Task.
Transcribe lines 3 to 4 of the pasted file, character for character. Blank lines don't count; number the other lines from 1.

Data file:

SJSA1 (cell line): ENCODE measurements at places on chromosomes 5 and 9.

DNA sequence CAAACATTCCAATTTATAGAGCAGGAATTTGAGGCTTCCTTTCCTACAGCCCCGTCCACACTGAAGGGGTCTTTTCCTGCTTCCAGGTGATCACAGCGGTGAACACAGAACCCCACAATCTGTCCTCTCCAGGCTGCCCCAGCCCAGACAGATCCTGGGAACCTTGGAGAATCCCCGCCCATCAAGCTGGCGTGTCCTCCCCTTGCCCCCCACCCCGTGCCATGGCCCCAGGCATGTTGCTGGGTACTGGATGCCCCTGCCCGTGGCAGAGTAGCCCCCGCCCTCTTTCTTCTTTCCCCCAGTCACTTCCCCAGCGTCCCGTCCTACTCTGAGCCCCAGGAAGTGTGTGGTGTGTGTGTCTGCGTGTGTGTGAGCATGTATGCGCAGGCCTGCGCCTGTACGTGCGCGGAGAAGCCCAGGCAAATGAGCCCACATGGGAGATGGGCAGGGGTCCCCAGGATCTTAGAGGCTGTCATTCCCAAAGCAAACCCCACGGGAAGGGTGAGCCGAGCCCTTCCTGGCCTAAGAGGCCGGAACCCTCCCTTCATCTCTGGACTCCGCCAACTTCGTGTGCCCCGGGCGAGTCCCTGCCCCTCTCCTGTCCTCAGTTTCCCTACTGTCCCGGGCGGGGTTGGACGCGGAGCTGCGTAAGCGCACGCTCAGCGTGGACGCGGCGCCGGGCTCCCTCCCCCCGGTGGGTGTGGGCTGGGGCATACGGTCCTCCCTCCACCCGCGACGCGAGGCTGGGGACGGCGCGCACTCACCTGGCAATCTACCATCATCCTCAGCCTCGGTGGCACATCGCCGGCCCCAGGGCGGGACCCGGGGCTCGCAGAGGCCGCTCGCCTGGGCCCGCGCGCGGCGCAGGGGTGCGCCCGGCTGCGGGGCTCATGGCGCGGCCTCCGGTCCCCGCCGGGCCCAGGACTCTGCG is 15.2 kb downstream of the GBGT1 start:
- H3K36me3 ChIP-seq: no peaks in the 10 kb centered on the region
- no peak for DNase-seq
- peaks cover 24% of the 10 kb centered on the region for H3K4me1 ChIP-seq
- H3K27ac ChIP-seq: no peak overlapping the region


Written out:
- H3K36me3 ChIP-seq: no peaks in the 10 kb centered on the region
- no peak for DNase-seq